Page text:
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Healing emotional wounds: substance abuse and feelings.

Michael sat across from me fidgeting in his chair. He was eight days clean and sober off marijuana and alcohol when he first came to see me. He'd been trying to do 90 in 90, but the fear and shame he felt at announcing himself as a newcomer after having two years sober followed by a nasty and public nine-month relapse were about to take him out again.

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In his late 20s, recently married to a woman with children of her own, Michael had become a father for the first time 18 months earlier, and his relapse began shortly thereafter. Over several months, his use of alcohol and marijuana quickly escalated, and his new wife demanded that he move out of their home. At the time of our first visit, having just begun to reestablish a relationship with his spouse, he feared losing everything should he fail again.

Michael needed immediate help managing the powerful emotions threatening his attempts at sobriety. Fortunately for Michael, this help was available in the Affect Management Skills Training (AMST) protocol.

Immediate relief from intrusive memories

I initiated Michael's emotional triage with a skill called Containment that facilitates quarantining disturbing memories and images of adversity and trauma, some of them recent and others accumulated over his lifetime. Michael's disturbing memories were stored in his emotional memory where they were assembled with unresolved emotions. Because these emotions were unresolved, they were held in an excitatory state in which they were more likely to be elicited under stress, even the stress of a 12-Step meeting.

Both of Michael's parents were alcoholics, and his father often raged and shamed his young son in front of playmates. More than 20 years later, Michael was more likely to experience fear and shame in the stressful situation of announcing himself as a newcomer.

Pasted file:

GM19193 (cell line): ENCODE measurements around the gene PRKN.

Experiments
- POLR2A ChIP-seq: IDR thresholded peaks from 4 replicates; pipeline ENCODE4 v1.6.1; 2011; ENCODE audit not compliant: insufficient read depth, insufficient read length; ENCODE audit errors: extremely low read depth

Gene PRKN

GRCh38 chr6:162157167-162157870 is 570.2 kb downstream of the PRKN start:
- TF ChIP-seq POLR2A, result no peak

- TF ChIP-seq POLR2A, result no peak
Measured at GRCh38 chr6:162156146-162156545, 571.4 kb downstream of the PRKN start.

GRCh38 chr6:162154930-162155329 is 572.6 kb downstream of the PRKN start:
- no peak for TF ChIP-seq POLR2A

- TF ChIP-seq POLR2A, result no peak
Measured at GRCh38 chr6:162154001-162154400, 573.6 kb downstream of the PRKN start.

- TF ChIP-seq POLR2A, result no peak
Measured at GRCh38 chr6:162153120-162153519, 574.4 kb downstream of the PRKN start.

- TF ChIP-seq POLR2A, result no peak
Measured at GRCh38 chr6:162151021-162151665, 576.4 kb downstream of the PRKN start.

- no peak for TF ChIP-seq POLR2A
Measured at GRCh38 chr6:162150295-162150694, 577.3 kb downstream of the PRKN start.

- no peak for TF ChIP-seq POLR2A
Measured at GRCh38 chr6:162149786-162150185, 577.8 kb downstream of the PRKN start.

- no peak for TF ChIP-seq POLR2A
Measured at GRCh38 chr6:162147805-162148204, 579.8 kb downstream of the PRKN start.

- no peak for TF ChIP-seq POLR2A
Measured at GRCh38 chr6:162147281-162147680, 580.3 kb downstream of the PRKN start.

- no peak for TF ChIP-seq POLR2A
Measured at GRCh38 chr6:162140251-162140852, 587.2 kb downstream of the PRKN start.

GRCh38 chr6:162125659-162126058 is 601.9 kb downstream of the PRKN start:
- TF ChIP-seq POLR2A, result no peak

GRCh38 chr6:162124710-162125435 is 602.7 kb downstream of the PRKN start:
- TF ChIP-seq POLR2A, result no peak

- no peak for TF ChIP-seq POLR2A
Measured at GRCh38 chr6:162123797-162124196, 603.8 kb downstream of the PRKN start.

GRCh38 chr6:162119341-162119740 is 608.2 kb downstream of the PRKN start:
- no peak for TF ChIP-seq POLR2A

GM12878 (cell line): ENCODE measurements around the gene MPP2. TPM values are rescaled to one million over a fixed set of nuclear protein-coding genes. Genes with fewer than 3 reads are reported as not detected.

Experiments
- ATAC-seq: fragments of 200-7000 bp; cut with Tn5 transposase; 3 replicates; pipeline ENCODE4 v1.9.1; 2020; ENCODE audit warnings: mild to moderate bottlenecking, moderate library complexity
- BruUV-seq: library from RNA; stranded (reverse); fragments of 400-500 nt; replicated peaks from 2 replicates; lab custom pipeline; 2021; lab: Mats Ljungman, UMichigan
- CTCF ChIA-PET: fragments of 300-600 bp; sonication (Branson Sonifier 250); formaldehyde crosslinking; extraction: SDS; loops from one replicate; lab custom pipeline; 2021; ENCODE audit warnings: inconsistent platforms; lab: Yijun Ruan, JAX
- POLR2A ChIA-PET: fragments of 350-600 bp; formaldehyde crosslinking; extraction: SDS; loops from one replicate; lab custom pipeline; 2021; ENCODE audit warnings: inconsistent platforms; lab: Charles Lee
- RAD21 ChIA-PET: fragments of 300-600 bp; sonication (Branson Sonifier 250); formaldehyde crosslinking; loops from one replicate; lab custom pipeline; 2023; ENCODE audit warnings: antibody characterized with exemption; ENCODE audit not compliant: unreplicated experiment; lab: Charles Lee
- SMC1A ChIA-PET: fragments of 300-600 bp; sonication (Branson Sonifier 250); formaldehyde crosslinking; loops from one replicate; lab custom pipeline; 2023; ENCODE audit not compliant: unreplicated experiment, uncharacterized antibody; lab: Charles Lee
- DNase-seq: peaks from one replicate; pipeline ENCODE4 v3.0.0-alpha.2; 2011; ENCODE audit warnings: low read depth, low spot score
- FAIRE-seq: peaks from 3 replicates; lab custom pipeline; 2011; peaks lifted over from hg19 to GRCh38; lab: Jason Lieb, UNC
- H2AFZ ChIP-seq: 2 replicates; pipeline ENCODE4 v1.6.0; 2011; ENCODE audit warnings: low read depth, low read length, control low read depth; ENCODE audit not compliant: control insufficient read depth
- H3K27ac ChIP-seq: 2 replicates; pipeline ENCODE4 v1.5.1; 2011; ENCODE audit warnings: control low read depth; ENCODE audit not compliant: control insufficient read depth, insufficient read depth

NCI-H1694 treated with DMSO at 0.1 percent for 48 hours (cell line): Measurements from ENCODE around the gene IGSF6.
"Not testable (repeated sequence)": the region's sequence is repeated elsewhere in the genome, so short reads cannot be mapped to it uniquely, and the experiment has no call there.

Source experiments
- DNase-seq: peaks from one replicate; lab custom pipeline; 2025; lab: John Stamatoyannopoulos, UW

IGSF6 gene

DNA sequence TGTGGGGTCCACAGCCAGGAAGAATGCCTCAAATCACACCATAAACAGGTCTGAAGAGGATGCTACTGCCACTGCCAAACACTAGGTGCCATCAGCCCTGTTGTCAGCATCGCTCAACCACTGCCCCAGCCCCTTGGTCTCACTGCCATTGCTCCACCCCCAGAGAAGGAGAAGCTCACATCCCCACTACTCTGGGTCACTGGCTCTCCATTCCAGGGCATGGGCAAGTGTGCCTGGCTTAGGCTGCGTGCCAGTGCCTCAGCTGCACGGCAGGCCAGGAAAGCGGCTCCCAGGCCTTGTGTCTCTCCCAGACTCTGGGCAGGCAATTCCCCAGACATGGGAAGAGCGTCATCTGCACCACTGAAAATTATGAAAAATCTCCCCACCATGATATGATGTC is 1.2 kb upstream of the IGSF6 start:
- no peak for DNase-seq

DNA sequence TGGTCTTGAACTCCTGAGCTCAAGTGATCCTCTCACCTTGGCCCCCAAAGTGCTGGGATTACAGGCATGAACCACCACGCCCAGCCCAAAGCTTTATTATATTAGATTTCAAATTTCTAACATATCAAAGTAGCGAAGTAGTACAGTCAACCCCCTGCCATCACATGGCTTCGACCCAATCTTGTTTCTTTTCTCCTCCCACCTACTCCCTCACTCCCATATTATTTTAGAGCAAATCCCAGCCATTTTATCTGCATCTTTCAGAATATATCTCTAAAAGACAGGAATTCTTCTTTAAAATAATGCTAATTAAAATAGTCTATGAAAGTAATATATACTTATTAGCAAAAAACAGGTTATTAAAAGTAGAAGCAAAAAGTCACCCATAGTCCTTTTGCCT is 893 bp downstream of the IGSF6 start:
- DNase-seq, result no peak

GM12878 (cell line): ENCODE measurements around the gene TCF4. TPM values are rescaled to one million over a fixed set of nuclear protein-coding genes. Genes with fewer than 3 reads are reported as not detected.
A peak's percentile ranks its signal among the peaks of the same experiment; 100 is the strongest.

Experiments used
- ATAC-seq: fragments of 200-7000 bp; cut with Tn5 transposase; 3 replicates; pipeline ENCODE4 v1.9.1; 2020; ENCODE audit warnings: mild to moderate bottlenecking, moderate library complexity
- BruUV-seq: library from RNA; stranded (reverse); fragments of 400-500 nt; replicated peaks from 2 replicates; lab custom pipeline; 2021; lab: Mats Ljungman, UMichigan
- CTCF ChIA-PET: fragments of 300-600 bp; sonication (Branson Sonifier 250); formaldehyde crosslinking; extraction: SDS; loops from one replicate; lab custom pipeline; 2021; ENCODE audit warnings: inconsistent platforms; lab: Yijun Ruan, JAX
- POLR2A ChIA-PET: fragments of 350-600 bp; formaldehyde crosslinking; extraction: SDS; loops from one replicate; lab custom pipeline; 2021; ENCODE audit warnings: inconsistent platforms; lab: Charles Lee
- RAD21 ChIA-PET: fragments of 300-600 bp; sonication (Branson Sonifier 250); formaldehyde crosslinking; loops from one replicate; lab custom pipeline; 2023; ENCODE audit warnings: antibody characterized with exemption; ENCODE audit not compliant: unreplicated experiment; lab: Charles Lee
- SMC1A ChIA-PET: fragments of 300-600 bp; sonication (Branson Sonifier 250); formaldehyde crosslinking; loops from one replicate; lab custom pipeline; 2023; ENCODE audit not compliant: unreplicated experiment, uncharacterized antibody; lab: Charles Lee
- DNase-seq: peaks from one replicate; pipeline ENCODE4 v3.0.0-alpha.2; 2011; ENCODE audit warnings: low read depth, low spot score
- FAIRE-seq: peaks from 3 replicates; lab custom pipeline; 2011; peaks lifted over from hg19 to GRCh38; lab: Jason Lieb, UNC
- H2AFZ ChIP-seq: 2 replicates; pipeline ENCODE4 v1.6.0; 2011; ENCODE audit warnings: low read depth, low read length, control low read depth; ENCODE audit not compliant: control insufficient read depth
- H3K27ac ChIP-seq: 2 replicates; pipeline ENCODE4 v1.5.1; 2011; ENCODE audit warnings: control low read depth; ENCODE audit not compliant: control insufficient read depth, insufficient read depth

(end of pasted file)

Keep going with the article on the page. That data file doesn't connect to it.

I explained to Michael that the first skill I'd be teaching him would provide him immediate relief and also would prevent the intrusion of old disturbing memories into our work. Then I said to him, "Michael, give me an image of a container sufficient to hold every disturbing thing." He looked slightly puzzled, and I told him that he could trust his unconscious to know what every disturbing thing was. I explained that the brain stores memories as images and that this skill would make therapeutic use of imagery to wall off the memories with their associated emotions that had contributed to his drinking.

Looking satisfied with my explanation, Michael said, "What first came to my mind when you asked me was one of those huge tanks like you see in a refinery."

I asked my client to form the intention that every disturbing thing would now move into the container. I suggested that he might see a collective image like smoke or oil, and I emphasized that he was not to look at any individual disturbing thing. "Trust your unconscious," I told Michael. "All you need to do is hold the intention and just watch as the smoke or oil moves into the container."

I had already introduced my client to the little battery-powered device that delivers a gentle vibrating tactile stimulus through probes he holds in his hands, and I'd explained that the alternating bilateral stimulation appears to improve the effectiveness and efficiency of learning the skills. I turned on the device and coached him as he filled the container, asking him to raise an index finger when as much had gone in as would go in at this time. Soon, Michael's left index finger shot up, and I then instructed him to weld the container's lid closed and then to add a special valve that would allow him to remove an item to work on it or to add material should it surface later. I also asked him to add a sign saying: to be opened only when it serves my healing.

Michael completed Skill I by repeating after me the positive cognition, "I am learning to use my container to store away every disturbing thing." Turning off the device, I asked Michael, "What comes up now?" He replied, "Whew! That's a relief." When I asked him how much of every disturbing thing had gone into the container, he said he'd put it all in.

Creating a resource of safety

From reading Michael's history, I knew that his childhood was somewhat chaotic. While there was no sexual or severe physical abuse, he experienced a lot of emotional abuse. His parents drank and fought and eventually divorced when he was a juvenile. His home was not a safe place, and neither parent provided an emotional safe haven for him to return to when life was stressful.